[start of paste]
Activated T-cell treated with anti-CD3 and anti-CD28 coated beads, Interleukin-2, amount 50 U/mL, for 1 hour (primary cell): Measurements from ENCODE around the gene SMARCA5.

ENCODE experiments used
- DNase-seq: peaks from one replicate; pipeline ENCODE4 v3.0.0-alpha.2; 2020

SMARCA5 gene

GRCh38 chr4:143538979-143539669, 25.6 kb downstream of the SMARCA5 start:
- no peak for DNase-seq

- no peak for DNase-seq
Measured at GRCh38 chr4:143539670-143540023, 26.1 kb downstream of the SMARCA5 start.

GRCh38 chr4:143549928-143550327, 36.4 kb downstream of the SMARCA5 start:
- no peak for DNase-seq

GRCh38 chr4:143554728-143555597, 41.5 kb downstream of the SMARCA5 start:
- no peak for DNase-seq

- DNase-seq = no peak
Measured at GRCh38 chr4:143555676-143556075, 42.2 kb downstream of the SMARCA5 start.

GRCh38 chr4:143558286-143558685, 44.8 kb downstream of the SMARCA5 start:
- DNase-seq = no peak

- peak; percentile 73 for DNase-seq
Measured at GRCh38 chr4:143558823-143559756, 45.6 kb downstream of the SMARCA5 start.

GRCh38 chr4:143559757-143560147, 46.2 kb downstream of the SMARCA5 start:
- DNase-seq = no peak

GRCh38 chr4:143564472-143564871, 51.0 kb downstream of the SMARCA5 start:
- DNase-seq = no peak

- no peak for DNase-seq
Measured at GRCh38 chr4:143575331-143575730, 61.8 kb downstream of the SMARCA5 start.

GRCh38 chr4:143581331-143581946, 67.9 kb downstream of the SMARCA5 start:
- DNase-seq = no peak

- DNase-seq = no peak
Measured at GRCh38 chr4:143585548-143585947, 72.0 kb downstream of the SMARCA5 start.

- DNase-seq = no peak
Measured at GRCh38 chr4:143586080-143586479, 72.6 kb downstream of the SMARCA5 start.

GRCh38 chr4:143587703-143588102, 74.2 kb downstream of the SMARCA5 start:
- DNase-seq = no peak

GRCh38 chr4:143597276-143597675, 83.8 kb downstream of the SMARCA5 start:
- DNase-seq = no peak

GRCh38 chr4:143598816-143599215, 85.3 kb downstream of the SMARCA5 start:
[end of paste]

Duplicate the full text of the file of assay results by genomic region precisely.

Activated T-cell treated with anti-CD3 and anti-CD28 coated beads, Interleukin-2, amount 50 U/mL, for 1 hour (primary cell): Measurements from ENCODE around the gene SMARCA5.

ENCODE experiments used
- DNase-seq: peaks from one replicate; pipeline ENCODE4 v3.0.0-alpha.2; 2020

SMARCA5 gene

GRCh38 chr4:143538979-143539669, 25.6 kb downstream of the SMARCA5 start:
- no peak for DNase-seq

- no peak for DNase-seq
Measured at GRCh38 chr4:143539670-143540023, 26.1 kb downstream of the SMARCA5 start.

GRCh38 chr4:143549928-143550327, 36.4 kb downstream of the SMARCA5 start:
- no peak for DNase-seq

GRCh38 chr4:143554728-143555597, 41.5 kb downstream of the SMARCA5 start:
- no peak for DNase-seq

- DNase-seq = no peak
Measured at GRCh38 chr4:143555676-143556075, 42.2 kb downstream of the SMARCA5 start.

GRCh38 chr4:143558286-143558685, 44.8 kb downstream of the SMARCA5 start:
- DNase-seq = no peak

- peak; percentile 73 for DNase-seq
Measured at GRCh38 chr4:143558823-143559756, 45.6 kb downstream of the SMARCA5 start.

GRCh38 chr4:143559757-143560147, 46.2 kb downstream of the SMARCA5 start:
- DNase-seq = no peak

GRCh38 chr4:143564472-143564871, 51.0 kb downstream of the SMARCA5 start:
- DNase-seq = no peak

- no peak for DNase-seq
Measured at GRCh38 chr4:143575331-143575730, 61.8 kb downstream of the SMARCA5 start.

GRCh38 chr4:143581331-143581946, 67.9 kb downstream of the SMARCA5 start:
- DNase-seq = no peak

- DNase-seq = no peak
Measured at GRCh38 chr4:143585548-143585947, 72.0 kb downstream of the SMARCA5 start.

- DNase-seq = no peak
Measured at GRCh38 chr4:143586080-143586479, 72.6 kb downstream of the SMARCA5 start.

GRCh38 chr4:143587703-143588102, 74.2 kb downstream of the SMARCA5 start:
- DNase-seq = no peak

GRCh38 chr4:143597276-143597675, 83.8 kb downstream of the SMARCA5 start:
- DNase-seq = no peak

GRCh38 chr4:143598816-143599215, 85.3 kb downstream of the SMARCA5 start: